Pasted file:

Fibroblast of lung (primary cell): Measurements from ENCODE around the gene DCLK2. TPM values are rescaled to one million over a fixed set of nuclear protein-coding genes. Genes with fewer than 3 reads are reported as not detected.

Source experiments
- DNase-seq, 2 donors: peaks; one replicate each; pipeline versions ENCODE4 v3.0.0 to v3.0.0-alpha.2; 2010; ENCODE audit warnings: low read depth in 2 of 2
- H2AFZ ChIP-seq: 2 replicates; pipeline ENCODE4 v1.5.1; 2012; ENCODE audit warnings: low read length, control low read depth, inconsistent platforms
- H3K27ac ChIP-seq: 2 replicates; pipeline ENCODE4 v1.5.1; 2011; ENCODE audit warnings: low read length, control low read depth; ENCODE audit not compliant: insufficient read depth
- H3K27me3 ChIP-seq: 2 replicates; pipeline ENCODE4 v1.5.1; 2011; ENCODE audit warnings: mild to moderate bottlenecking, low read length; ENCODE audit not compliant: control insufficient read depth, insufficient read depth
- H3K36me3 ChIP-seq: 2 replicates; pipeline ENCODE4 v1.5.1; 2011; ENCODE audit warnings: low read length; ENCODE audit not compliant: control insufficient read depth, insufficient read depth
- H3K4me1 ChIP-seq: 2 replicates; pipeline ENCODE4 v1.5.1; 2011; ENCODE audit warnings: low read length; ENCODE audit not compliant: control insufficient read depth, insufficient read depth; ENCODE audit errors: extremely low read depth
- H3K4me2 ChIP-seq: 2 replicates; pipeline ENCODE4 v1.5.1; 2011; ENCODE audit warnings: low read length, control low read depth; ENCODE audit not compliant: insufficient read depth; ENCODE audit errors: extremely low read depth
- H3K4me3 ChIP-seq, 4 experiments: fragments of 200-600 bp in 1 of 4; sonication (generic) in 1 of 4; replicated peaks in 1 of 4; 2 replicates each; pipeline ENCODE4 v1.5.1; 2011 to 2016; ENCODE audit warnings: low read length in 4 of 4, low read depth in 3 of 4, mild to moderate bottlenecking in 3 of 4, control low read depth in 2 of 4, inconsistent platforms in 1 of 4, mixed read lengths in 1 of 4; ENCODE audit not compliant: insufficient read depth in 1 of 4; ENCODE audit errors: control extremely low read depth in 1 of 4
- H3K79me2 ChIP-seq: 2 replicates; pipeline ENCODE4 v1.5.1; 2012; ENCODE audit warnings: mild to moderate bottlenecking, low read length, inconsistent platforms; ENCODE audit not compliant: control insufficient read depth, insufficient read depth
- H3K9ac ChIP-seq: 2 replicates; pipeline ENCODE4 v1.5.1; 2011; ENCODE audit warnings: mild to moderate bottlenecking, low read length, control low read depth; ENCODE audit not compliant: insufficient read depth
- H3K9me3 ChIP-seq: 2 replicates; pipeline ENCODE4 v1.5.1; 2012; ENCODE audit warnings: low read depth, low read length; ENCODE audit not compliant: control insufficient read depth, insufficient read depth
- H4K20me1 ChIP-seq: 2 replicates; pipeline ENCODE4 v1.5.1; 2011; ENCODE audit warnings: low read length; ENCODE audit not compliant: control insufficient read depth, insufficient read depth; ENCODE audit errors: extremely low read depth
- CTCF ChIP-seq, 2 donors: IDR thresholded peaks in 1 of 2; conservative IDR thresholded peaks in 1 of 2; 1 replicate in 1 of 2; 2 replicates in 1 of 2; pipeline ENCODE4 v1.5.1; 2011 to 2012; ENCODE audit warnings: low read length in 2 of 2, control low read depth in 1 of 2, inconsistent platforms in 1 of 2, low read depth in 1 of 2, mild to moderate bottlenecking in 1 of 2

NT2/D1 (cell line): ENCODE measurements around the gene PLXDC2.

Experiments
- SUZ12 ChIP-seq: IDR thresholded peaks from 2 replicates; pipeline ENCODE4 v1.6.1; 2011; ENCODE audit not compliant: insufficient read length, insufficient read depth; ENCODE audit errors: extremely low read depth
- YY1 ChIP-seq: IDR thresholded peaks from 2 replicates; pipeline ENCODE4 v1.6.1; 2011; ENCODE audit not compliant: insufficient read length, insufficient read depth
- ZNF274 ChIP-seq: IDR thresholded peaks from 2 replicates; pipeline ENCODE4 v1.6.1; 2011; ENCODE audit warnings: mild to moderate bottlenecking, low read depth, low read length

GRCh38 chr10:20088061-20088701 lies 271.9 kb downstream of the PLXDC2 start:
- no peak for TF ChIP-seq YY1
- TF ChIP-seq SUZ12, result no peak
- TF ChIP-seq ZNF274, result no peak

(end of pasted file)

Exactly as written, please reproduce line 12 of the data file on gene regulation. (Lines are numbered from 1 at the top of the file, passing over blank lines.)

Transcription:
- H3K9ac ChIP-seq: 2 replicates; pipeline ENCODE4 v1.5.1; 2011; ENCODE audit warnings: mild to moderate bottlenecking, low read length, control low read depth; ENCODE audit not compliant: insufficient read depth